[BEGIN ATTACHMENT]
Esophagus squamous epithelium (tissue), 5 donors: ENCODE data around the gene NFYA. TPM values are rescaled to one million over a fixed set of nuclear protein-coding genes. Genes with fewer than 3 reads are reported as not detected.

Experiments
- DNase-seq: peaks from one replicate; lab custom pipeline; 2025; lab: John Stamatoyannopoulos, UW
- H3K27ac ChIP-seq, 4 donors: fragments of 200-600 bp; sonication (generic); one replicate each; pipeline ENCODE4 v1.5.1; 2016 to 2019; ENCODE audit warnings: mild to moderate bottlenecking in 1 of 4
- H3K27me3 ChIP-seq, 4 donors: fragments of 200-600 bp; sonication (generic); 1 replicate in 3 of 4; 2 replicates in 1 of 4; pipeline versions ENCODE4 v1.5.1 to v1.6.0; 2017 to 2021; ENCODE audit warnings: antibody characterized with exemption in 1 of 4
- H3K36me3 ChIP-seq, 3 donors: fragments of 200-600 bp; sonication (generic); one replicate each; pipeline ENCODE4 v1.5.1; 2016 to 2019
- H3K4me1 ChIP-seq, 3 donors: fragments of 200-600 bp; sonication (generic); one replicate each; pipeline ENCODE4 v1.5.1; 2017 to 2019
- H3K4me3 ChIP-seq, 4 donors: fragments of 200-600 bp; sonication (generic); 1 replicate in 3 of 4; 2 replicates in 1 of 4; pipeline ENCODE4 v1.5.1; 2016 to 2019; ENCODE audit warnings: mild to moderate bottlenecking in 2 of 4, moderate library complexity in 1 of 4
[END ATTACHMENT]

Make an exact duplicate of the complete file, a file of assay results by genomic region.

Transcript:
Esophagus squamous epithelium (tissue), 5 donors: ENCODE data around the gene NFYA. TPM values are rescaled to one million over a fixed set of nuclear protein-coding genes. Genes with fewer than 3 reads are reported as not detected.

Experiments
- DNase-seq: peaks from one replicate; lab custom pipeline; 2025; lab: John Stamatoyannopoulos, UW
- H3K27ac ChIP-seq, 4 donors: fragments of 200-600 bp; sonication (generic); one replicate each; pipeline ENCODE4 v1.5.1; 2016 to 2019; ENCODE audit warnings: mild to moderate bottlenecking in 1 of 4
- H3K27me3 ChIP-seq, 4 donors: fragments of 200-600 bp; sonication (generic); 1 replicate in 3 of 4; 2 replicates in 1 of 4; pipeline versions ENCODE4 v1.5.1 to v1.6.0; 2017 to 2021; ENCODE audit warnings: antibody characterized with exemption in 1 of 4
- H3K36me3 ChIP-seq, 3 donors: fragments of 200-600 bp; sonication (generic); one replicate each; pipeline ENCODE4 v1.5.1; 2016 to 2019
- H3K4me1 ChIP-seq, 3 donors: fragments of 200-600 bp; sonication (generic); one replicate each; pipeline ENCODE4 v1.5.1; 2017 to 2019
- H3K4me3 ChIP-seq, 4 donors: fragments of 200-600 bp; sonication (generic); 1 replicate in 3 of 4; 2 replicates in 1 of 4; pipeline ENCODE4 v1.5.1; 2016 to 2019; ENCODE audit warnings: mild to moderate bottlenecking in 2 of 4, moderate library complexity in 1 of 4